Ask yourself this, what kind of terrain do I want to drive on, and what am I willing to spend to do so. Then consider both kits and buy the one that fits your needs. Also if your close to demellos and want I can give you a ride around his "short course" he made, to give you an idea of how lt can feel. it wont be the best example but its pretty effective.

not to mention that just because a truck gets LT front and a matching rear, there are a bunch of other things that can break, e.g. motor mounts, cab mounts, core support, etc...
 

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peekay331 said:
not to mention that just because a truck gets LT front and a matching rear, there are a bunch of other things that can break, e.g. motor mounts, cab mounts, core support, etc...
hey just went through your pics, im supprised you went into the snow again :) im guessing you guys stayed away from holcomn creek
 

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jzaiden said:
There is a huge difference in the LT kit from a set of high quality bolt on coil-overs. When you run our Camburg valved SAW Racerunner with our LT kit along with a pair of Air bumps there is more than a night and day difference. Not to mention 9" usable travel vrs 13" usable travel that is 45% more travel with reservior shocks and air bumps

Camburg Valved???? What do you mean?
 

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Donahoe said:
Camburg Valved???? What do you mean?
HELL!!!!

You going to laughlin?
 

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DesertTRD, that was my point exactly, i just didn't take the time to elaborate a well as you :)

Nice post, I completely agree after spending serious time with both Donahoe's, TC LT and most every bolt-in Taco shock out there...
 

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Donahoe said:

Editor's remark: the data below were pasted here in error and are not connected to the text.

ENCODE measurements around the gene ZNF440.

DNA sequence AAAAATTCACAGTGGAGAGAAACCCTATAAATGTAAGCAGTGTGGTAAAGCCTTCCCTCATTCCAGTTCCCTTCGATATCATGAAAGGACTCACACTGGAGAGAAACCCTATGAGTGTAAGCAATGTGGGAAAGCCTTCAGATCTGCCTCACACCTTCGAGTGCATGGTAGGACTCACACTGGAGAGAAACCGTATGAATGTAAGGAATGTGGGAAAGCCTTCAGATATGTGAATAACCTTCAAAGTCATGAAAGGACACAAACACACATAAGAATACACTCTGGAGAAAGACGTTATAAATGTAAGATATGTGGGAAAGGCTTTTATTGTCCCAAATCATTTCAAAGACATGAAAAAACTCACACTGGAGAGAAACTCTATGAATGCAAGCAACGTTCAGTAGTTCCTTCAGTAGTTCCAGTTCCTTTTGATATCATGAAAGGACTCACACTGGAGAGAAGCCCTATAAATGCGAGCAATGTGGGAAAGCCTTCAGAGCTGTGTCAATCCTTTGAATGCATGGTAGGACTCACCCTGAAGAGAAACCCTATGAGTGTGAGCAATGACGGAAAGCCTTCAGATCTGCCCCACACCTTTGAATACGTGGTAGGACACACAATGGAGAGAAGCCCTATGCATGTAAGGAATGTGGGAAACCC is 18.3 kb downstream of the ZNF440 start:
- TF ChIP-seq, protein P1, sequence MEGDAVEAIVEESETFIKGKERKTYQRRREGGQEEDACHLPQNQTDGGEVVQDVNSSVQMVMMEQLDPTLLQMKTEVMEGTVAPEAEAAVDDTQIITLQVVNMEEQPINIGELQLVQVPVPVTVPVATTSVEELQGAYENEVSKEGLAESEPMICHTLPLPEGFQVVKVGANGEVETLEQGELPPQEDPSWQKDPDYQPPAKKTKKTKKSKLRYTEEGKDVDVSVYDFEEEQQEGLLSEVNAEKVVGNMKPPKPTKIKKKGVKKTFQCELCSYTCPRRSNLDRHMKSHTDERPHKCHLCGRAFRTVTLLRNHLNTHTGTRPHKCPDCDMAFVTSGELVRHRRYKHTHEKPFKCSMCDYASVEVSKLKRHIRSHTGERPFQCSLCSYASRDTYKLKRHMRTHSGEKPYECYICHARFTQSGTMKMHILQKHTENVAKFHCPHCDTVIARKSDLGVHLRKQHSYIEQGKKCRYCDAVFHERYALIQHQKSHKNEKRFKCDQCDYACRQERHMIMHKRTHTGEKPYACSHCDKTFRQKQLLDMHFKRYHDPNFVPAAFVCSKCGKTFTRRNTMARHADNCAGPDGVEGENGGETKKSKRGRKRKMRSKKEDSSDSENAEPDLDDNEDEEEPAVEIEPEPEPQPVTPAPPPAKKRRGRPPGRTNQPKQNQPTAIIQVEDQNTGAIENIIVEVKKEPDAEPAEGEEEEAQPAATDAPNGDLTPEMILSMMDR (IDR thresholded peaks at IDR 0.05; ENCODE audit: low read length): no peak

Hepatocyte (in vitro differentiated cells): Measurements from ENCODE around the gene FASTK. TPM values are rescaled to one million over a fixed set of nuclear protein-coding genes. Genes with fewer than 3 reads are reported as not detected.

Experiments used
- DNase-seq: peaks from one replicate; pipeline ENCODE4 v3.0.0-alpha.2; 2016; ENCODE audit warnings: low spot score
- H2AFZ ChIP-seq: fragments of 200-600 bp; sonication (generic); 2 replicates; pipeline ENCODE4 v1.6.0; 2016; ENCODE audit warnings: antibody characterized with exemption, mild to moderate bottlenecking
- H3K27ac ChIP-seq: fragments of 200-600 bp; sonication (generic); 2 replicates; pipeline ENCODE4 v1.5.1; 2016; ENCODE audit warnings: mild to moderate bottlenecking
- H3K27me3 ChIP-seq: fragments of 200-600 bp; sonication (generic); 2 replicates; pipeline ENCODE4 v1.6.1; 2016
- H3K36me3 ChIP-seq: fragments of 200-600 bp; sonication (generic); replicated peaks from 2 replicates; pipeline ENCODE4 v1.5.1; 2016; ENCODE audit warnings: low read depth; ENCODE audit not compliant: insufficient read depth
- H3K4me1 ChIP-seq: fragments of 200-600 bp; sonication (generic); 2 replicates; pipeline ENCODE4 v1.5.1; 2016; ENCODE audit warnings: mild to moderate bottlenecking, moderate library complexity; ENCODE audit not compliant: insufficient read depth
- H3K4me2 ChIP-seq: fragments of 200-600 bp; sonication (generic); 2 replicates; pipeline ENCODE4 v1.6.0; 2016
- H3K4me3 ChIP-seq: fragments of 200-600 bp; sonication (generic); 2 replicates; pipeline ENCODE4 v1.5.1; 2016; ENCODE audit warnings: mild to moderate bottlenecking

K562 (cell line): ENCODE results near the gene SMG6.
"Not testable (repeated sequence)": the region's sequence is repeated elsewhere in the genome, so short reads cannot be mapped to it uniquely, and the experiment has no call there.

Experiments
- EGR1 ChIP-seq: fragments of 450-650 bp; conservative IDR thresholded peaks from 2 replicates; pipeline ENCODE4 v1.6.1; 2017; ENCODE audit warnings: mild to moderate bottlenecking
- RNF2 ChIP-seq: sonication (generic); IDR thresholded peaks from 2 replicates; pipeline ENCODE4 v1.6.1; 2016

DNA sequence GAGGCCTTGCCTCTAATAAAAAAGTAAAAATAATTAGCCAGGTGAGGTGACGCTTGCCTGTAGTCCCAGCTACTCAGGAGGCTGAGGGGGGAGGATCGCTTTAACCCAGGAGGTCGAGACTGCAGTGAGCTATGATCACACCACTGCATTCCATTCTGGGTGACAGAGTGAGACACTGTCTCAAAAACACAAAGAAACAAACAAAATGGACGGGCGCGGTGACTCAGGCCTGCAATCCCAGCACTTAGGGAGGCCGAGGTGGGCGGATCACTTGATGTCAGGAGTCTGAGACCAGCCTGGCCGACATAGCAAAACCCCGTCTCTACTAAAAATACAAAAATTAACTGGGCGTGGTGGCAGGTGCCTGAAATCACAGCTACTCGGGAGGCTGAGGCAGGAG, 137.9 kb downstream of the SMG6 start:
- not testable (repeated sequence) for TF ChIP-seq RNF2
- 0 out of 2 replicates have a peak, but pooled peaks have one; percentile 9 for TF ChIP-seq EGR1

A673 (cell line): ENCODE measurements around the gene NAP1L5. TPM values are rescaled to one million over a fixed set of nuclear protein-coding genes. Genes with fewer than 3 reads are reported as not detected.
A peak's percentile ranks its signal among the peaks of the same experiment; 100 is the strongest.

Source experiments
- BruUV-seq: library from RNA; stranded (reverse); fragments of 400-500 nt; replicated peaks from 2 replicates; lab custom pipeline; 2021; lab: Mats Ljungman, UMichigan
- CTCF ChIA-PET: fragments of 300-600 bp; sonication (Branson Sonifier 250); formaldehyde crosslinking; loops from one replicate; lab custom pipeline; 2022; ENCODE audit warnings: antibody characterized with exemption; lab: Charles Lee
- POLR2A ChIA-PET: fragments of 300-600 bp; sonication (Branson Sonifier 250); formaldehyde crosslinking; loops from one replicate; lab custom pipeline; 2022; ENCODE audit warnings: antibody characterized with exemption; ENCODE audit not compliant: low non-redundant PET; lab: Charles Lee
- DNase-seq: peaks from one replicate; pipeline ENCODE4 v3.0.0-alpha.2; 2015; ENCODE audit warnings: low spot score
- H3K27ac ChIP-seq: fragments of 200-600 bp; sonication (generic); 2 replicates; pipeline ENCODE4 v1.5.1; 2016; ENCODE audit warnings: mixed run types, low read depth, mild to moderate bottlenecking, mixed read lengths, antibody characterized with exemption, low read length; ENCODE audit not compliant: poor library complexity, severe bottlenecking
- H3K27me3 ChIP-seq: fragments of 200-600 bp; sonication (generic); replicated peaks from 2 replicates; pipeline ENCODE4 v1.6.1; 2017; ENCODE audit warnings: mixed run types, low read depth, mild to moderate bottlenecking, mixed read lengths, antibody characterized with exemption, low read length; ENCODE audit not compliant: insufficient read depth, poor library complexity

Camburg Valved???? What do you mean?
A better starting point then the stock SAW valving. You should know that all shocks come with a standard valving. We have a standard part number for the shocks to be used in our LT kits. This shock also has a limiting spacer so the uniball will not bind on droop and break the spindle.
 

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jzaiden said:
A better starting point then the stock SAW valving. You should know that all shocks come with a standard valving. We have a standard part number for the shocks to be used in our LT kits. This shock also has a limiting spacer so the uniball will not bind on droop and break the spindle.
So you speced out the Valving for the LT kit? Thats good... You need to do that with all your long travel kits.
 

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I guess I have a biased opinion......LT :)

My Daily Driving, included using my rig on our jobsites. I have fun testing out the suspension all the time. currently I have it set much softer than most of the desert runners. For 90% of the driving I do, it works, but the shock valving does need to be adjusted to get optimum performance.
 

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DesertTRD said:
hey just went through your pics, im supprised you went into the snow again :) im guessing you guys stayed away from holcomn creek
haha, we couldnt get to holcomb creek even if we wanted to. there was WAY too much snow up there.